Navistar partners with EcoMotors to commercialize ‘game changing’ engine design

Truck News

WARRENVILLE, Ill. — Navistar International has partnered with EcoMotors International to further develop a new engine design that the companies claim will revolutionize the diesel engine landscape.

Dubbed opoc (Opposed Piston-Opposed Cylinder), the engine is comprised of two opposing cylinders per module, with a crankshaft between them. Each cylinder has two pistons moving in opposite directions. The design eliminates the need for a cylinder head and valvetrain components found on conventional engines, saving weight and improving efficiency, according to the companies.

The key to the opoc design is its improved power density, company officials explained in a Feb. 22 conference call with media. The power density, they claim, is two to three times greater than that of conventional diesel engine designs, allowing for: lower weight; smaller size; lower material costs; improved fuel economy; and lower emissions.

Also key to the opoc is an electrically-controlled turbo, which: improves combustion efficiency to lower emissions; improves fuel economy; eliminates turbo lag; and improves drivability by producing more low-end torque.

An electrically controlled clutch is housed between two engine modules. When the second engine module’s power is not required, the clutch is disengaged, allowing the second engine to stop completely, leading to improved fuel economy and better performance from the primary module, the company claims. The perfectly balanced modules can be stacked to meet the power needs of the vehicle.

During a conference call, EcoMotors and Navistar officials said the new design is half the size and weight of a conventional turbo diesel engine, while boasting improved efficiency and best yet, will cost less than today’s commercial diesel engines.

The opoc, EcoMotors claims, has a very high power density of one horsepower per pound. Its simple design, the companies say, allows for 50% fewer parts than conventional diesel engines and it can be configured to run on all types of fuels, including diesel, natural gas, gasoline or even hydrogen. The concept has received financial backing from the likes of Bill Gates and Vinod Khosla, founder of Khosla Ventures.

“EcoMotors is proud to partner with Navistar to commercialize the revolutionary opoc engine,” announced Don Runkle, CEO of EcoMotors International. “For customers such as Navistar, this remarkable engine technology represents a competitive advantage that enables not only enhanced environmental sustainability, but also greater profitability. Our engineers are working to effectively rejuvenate the internal combustion engine for the 21st century.”

“Our company has a long history of pushing the envelope to deliver state-of-the-art, customer-focused solutions and we see great promise in EcoMotors’ breakthrough engine design,” said Dan Ustian, chairman, president and CEO of Navistar.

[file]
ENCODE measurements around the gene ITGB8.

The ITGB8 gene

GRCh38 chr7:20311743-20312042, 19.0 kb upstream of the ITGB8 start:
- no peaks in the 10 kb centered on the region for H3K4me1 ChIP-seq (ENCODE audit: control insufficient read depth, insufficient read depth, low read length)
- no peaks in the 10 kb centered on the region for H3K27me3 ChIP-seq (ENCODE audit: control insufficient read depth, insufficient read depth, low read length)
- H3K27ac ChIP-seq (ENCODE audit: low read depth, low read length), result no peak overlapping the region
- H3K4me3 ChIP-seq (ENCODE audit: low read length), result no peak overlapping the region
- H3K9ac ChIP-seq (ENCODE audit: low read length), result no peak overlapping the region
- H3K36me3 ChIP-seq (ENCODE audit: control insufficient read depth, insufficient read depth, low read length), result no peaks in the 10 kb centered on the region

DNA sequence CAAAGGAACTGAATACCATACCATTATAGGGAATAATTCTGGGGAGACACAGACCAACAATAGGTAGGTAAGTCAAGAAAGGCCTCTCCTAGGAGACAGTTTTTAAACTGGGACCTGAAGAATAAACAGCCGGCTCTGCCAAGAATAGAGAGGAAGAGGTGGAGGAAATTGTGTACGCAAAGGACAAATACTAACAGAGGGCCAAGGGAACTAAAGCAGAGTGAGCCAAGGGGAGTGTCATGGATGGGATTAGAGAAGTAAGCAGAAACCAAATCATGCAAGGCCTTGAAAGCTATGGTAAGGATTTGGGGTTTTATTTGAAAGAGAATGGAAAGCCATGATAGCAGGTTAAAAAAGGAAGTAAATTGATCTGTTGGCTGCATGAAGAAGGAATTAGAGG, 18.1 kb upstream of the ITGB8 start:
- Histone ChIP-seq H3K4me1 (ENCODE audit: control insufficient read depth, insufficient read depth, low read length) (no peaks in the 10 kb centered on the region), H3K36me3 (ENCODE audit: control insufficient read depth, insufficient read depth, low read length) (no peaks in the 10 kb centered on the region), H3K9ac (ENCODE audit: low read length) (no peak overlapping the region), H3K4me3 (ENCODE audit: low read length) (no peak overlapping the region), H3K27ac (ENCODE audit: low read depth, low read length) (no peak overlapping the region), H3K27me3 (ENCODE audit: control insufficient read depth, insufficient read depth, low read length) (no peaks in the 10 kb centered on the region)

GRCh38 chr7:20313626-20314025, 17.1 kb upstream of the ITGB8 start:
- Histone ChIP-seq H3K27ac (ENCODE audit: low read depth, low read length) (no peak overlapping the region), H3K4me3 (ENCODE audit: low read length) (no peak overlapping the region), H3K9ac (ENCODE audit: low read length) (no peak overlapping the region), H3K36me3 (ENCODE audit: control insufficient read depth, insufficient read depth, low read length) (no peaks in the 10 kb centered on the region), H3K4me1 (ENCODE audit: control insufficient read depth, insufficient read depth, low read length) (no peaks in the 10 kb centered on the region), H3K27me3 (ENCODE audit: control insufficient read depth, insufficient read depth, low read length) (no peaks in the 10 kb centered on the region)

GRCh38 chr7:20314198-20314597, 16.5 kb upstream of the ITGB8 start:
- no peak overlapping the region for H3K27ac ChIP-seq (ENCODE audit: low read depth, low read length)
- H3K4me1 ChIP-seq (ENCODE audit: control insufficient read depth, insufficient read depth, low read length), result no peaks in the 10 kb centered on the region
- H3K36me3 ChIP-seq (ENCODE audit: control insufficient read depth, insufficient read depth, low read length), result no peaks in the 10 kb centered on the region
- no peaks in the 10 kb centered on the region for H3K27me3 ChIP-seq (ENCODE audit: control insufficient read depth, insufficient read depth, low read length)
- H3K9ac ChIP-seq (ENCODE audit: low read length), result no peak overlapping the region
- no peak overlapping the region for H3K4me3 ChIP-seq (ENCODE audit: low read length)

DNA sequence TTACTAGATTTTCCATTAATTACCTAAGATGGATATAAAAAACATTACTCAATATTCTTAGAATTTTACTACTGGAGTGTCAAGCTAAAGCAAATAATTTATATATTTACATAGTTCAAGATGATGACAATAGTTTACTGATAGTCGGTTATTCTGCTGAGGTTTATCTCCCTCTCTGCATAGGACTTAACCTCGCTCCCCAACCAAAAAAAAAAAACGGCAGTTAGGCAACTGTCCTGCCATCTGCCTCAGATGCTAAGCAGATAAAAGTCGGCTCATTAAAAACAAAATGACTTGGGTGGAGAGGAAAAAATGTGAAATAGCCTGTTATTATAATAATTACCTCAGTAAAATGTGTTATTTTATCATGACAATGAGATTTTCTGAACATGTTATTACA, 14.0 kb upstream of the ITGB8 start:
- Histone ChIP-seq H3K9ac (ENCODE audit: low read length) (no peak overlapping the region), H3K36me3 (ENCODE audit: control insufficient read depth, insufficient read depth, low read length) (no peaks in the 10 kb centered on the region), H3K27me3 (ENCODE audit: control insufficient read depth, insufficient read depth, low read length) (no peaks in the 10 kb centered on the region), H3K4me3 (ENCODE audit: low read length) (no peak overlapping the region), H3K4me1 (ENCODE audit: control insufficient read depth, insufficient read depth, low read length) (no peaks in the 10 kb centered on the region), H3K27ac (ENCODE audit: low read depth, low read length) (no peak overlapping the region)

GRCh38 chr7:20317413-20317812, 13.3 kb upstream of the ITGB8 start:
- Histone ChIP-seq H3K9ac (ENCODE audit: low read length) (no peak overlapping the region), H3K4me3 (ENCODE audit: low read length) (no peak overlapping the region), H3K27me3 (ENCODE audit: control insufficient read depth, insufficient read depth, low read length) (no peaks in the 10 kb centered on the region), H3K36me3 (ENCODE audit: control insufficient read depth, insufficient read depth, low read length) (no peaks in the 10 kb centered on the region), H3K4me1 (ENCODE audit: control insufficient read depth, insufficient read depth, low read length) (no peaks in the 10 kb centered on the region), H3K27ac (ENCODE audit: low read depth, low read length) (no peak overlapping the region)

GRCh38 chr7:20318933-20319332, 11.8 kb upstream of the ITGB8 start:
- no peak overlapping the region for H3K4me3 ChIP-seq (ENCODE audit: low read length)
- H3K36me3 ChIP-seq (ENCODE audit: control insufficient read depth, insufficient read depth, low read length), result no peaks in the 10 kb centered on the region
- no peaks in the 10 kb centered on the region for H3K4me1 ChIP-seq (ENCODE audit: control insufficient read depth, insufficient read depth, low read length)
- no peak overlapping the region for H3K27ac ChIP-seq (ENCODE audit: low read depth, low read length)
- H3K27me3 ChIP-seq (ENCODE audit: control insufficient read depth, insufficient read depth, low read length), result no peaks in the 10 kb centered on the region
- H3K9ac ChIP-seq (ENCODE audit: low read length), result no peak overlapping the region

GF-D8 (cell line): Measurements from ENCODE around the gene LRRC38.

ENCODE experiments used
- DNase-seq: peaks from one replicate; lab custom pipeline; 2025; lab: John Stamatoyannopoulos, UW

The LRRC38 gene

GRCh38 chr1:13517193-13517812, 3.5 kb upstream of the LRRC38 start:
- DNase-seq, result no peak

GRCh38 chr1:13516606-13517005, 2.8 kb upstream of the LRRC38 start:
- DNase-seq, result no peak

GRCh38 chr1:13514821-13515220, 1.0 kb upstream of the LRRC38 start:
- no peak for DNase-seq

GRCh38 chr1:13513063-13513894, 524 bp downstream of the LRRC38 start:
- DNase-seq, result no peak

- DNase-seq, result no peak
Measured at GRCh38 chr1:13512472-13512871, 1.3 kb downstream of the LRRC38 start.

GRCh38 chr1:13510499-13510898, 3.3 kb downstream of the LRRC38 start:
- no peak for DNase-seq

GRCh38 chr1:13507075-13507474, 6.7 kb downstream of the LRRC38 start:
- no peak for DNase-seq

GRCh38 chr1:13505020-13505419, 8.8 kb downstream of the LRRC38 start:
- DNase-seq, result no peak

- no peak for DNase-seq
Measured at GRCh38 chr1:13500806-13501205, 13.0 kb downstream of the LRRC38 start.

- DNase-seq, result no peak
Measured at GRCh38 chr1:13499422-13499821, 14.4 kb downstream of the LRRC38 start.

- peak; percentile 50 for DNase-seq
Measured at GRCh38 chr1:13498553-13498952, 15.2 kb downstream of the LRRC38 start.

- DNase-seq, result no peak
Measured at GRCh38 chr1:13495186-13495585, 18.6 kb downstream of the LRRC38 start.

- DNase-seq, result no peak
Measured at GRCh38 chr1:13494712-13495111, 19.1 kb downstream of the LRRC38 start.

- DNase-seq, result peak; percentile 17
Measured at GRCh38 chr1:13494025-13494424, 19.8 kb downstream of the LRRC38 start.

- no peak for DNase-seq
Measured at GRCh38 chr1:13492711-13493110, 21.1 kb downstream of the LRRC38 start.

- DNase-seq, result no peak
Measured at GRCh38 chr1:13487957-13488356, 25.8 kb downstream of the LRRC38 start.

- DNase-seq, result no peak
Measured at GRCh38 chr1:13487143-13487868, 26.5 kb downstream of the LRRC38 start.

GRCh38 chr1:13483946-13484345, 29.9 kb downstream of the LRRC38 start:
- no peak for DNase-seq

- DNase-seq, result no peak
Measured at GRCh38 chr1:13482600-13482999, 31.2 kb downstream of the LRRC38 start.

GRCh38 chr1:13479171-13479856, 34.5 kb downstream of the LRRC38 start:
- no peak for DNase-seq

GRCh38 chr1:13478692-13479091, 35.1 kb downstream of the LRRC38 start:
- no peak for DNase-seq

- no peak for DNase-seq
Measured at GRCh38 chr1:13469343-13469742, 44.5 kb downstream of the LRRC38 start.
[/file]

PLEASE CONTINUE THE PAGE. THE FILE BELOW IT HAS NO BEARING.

Ultimately, opoc engines have the potential to reduce fuel consumption by 15%, officials explained. As far as applications are concerned, Eric Tech, president of the Navistar Engine Group, said “I think this is applicable in virtually anything you can conceive of.”

Prototypes are already being used today, officials said, with Navistar planning to roll the technology out in its smaller commercial vehicles within two to three years. In terms of displacement, a 250-hp prototype today has just 2.5 litres of displacement. Officials said the opoc is measured more in terms of horsepower per pound. But for sake of comparison, Ustian said a 13-litre engine would be comparable to a 5.2-litre opoc.

Because the opoc comes in a smaller package, it has the potential to radically change the way truck chassis are built and configured, officials said.

“One of the things we’re looking at is what modifications have to be made to the conventional mounting to take full advantage of this?” said Tech. The opoc, he pointed out, can ride lower in the chassis, affording manufacturers the luxury of improving visibility and aerodynamics while adding cargo space.

Navistar officials also said the opoc engine design also gives them the opportunity to continue to comply with emissions requirements without using selective catalytic reduction (SCR).

As far as the partnership goes, Navistar will be contributing its combustion technology expertise as well as its emissions know-how to take the concept to the next level of development. The two partners were evidently excited about the potential of the opoc. EcoMotors CEO Runkle noted the global engine market represents about 100 million engines per year, worth about $350 billion, “and in our humble opinion, we don’t see why they shouldn’t all be opocs.”

For more on how the technology works, check out the video here.

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  • The PatOP engine (at ) with a basic module comprising one only cylinder and two only opposed pistons is better balanced than the two-opposed-cylinders four-opposed-pistons basic module of the OPOC engine of EcoMotors.

    The PatOP engine provides some 20% additional time, as compared to the OPOC of EcoMotors, for more efficient injection, penetration, vaporization, and combustion of the fuel spray (at high revs the additional time enables higher peak power, at medium-low revs the additional time enables better efficiency and lower emissions).

    The PatOP engine has constantly zero total force on the main bearings of the crankshaft (the connecting rods of the two opposed pistons remain constantly parallel, have normal size and are heavily loaded only in tension, i.e. they are pulling-rods).

    The PatOP engine intergrades a